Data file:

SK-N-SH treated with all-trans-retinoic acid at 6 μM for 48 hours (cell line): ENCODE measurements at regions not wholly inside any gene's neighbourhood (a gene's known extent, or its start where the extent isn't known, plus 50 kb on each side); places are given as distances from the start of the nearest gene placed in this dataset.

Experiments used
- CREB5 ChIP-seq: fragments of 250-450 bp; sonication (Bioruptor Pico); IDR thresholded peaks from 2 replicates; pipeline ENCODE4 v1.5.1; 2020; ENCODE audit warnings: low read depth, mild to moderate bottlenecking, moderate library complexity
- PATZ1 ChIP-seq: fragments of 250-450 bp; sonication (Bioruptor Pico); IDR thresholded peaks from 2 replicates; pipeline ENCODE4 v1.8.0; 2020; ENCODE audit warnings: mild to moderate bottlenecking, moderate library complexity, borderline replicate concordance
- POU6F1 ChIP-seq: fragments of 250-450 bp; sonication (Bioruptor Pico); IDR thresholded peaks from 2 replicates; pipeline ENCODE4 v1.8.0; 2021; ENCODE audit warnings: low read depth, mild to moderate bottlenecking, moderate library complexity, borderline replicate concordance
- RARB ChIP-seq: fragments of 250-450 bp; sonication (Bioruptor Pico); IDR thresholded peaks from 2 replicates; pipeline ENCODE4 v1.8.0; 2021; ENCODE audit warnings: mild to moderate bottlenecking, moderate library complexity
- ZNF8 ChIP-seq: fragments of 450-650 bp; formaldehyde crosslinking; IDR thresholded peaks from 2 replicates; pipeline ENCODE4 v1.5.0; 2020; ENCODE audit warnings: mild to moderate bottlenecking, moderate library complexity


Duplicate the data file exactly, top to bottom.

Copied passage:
SK-N-SH treated with all-trans-retinoic acid at 6 μM for 48 hours (cell line): ENCODE measurements at regions not wholly inside any gene's neighbourhood (a gene's known extent, or its start where the extent isn't known, plus 50 kb on each side); places are given as distances from the start of the nearest gene placed in this dataset.

Experiments used
- CREB5 ChIP-seq: fragments of 250-450 bp; sonication (Bioruptor Pico); IDR thresholded peaks from 2 replicates; pipeline ENCODE4 v1.5.1; 2020; ENCODE audit warnings: low read depth, mild to moderate bottlenecking, moderate library complexity
- PATZ1 ChIP-seq: fragments of 250-450 bp; sonication (Bioruptor Pico); IDR thresholded peaks from 2 replicates; pipeline ENCODE4 v1.8.0; 2020; ENCODE audit warnings: mild to moderate bottlenecking, moderate library complexity, borderline replicate concordance
- POU6F1 ChIP-seq: fragments of 250-450 bp; sonication (Bioruptor Pico); IDR thresholded peaks from 2 replicates; pipeline ENCODE4 v1.8.0; 2021; ENCODE audit warnings: low read depth, mild to moderate bottlenecking, moderate library complexity, borderline replicate concordance
- RARB ChIP-seq: fragments of 250-450 bp; sonication (Bioruptor Pico); IDR thresholded peaks from 2 replicates; pipeline ENCODE4 v1.8.0; 2021; ENCODE audit warnings: mild to moderate bottlenecking, moderate library complexity
- ZNF8 ChIP-seq: fragments of 450-650 bp; formaldehyde crosslinking; IDR thresholded peaks from 2 replicates; pipeline ENCODE4 v1.5.0; 2020; ENCODE audit warnings: mild to moderate bottlenecking, moderate library complexity